Asked if the process has been secretive, Obey said: ``You're d**n right it has because if it's done in the public it would never get done.'' He said he wanted to avoid his colleagues' ``pontificating'' on the content of the legislation, saying ``that's what politicians do when this stuff is done in full view of the press.'' He said ``we've done this the old fashioned way by brokering agreements in order to get things done and I make no apology for it.''

It is easy to understand why the House Appropriations Chairman would want to conduct his business in secret, as one who received $51.5 million in earmarks for his district.

The one constitutional duty of the Congress is to pass legislation funding the operations of Government, and yet his duty has been entirely abandoned by the majority.

Congress is now less than 1 week away from the beginning of fiscal year 2009, and yet it has not passed one appropriations bill.

The only bill to receive a vote by either body is the Military Construction--Veterans Affairs appropriations bill that passed the House of Representatives.

No appropriations bills have even been brought to the floor of the Senate during the entire calendar year 2008 thus far--though the Senate is now expected to vote on three of the largest bills having had 36 hours to review the $634 billion in spending they contain.

The appropriations process should have begun long ago. It is unfair to taxpayers when Congress chooses to pass large legislation in the dark of night rather than debate them for all to see.

Congress now finds itself considering major national security legislation in one day under pressure of both a Government shutdown and delay on an important piece of economic legislation.

Had the majority leader taken action earlier this year, Members would be free to concentrate fully on the Treasury proposal. Instead, they are distracted by making sure that their earmarks and pork-barrel projects are in the CR.

The CR has been loaded down with billions of dollars in wasteful earmarks.

Despite having had only 1 1/2 days to look over the bill, it is plain that there are a large number of highly questionable earmarks set to receive funding in 2009.

In just the three appropriations bills for the Department of Defense, the Department of Homeland Security, and the Department of Veterans Affairs/Military Construction, there are 2,627 earmarks worth $16.1 billion.

This means that without even funding the remaining nine appropriations bills, Congress has nearly reached the dollar value of all earmarks in fiscal year 2008.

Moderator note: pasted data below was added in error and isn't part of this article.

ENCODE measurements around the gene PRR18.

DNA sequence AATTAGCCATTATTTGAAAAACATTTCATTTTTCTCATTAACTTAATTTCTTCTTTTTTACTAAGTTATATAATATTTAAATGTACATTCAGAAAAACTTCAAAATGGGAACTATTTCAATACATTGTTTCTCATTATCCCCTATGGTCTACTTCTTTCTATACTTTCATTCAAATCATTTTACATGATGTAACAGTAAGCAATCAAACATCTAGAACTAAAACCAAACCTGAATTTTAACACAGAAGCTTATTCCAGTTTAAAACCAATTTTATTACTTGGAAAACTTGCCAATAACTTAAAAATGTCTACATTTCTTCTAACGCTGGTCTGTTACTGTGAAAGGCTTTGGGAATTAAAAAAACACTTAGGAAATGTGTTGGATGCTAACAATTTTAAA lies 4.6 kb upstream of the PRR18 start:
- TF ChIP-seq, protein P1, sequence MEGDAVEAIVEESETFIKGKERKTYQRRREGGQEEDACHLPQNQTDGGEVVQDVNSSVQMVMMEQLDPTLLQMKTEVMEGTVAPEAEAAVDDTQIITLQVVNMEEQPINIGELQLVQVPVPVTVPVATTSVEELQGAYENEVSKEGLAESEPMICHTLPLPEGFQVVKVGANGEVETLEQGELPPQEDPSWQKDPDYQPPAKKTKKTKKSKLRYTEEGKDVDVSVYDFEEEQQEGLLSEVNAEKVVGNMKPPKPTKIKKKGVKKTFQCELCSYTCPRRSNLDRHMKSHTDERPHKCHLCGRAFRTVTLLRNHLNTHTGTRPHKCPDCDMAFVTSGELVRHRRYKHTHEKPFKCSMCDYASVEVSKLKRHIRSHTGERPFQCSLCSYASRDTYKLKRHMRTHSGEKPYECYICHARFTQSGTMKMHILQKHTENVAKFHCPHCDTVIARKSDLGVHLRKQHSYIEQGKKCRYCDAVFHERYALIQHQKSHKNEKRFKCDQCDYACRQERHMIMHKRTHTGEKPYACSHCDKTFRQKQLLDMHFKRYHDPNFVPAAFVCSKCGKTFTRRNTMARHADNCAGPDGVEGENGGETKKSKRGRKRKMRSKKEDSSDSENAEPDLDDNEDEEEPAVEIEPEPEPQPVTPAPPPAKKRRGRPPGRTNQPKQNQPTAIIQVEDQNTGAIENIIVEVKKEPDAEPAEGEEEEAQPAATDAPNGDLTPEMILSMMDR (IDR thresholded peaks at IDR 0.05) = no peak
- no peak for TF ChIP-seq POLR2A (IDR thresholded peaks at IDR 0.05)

According to Citizens Against Government Waste, there were 11,620 earmarks worth $17.2 billion for all 12 appropriations bills in 2008.

In fiscal year 2008, the average dollar amount of each earmark was $1.48 million.

In the continuing resolution before the Senate, the average dollar amount for each earmark is $6.1 million-- more than five times higher.

Every dollar that goes to an earmark in this bill is a dollar that will not go to important national security programs at the Departments of Homeland Security and Defense.

What kind of projects are receiving earmarked funds out our national security agencies in 2009?

$3.2 million for the High Altitude Airship--Senator Sherrod Brown. After spending millions to investigate and develop a blimp-based platform for ICBM surveillance, the Missile Defense Agency--MDA--cancelled the program--called the High Altitude Airship--due to myriad capability limitations.

MDA did not request funding for the program for 2008. However, $2.5 million in earmarks in the 2008 Defense appropriations bill revived the cancelled program, despite the fact that no one else at the Pentagon had expressed interest.

After shopping the program around, Lockheed Martin managed to pass the program to Army Space and Missile Defense Command, which will now begin investigating if there is any utility for them with the program.

The project has been based in Akron, OH, funded by a $1 million earmark toward the program by Senator Brown, who has a long record in opposition to missile defense.

$2 million for Hibernation Genomics--Senator Ted Stevens. This earmark would provide funding to the University of Alaska for research into the hibernation genomics of Alaskan ground squirrels.